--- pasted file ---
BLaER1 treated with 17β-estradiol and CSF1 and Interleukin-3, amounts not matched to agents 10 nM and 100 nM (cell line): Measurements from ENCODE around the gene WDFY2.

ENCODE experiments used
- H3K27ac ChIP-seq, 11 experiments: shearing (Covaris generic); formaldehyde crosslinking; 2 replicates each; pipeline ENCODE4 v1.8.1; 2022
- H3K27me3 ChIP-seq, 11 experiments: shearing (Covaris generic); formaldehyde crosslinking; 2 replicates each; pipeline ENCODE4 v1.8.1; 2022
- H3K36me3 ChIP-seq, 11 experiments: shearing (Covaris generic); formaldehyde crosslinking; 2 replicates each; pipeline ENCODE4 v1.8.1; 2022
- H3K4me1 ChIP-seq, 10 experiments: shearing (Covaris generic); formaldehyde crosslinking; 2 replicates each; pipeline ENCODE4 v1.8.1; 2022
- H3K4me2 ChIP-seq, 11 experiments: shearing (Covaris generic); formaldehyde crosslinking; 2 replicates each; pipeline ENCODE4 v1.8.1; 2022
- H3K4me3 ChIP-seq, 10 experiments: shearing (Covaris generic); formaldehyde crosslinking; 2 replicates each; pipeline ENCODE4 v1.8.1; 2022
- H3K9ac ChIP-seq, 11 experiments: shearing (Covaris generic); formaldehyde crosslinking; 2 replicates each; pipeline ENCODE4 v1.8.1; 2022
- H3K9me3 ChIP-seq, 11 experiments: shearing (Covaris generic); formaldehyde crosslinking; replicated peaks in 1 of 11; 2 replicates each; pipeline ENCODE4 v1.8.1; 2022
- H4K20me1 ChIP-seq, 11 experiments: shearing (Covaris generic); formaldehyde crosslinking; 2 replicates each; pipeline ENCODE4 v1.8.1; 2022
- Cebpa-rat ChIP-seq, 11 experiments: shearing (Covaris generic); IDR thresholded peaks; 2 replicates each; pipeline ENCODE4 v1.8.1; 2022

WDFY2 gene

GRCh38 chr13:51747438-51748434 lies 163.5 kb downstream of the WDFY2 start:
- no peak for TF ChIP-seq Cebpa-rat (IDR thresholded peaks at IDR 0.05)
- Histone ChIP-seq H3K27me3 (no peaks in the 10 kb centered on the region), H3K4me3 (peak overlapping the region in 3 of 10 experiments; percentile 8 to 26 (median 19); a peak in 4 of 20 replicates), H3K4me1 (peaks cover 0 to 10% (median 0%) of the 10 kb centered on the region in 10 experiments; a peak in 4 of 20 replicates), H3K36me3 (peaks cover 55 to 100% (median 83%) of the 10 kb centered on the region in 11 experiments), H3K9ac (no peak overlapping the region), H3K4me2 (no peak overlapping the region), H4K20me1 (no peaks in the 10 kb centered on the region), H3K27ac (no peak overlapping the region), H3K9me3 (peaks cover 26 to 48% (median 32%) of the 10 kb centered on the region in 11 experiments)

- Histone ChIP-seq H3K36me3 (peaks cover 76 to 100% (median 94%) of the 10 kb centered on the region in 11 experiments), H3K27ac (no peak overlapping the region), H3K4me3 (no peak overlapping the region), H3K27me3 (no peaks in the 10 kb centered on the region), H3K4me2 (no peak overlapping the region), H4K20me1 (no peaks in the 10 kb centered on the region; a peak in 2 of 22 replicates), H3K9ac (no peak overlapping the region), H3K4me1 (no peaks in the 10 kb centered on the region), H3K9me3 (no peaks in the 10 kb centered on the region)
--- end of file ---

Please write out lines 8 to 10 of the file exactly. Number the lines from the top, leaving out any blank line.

- H3K4me3 ChIP-seq, 10 experiments: shearing (Covaris generic); formaldehyde crosslinking; 2 replicates each; pipeline ENCODE4 v1.8.1; 2022
- H3K9ac ChIP-seq, 11 experiments: shearing (Covaris generic); formaldehyde crosslinking; 2 replicates each; pipeline ENCODE4 v1.8.1; 2022
- H3K9me3 ChIP-seq, 11 experiments: shearing (Covaris generic); formaldehyde crosslinking; replicated peaks in 1 of 11; 2 replicates each; pipeline ENCODE4 v1.8.1; 2022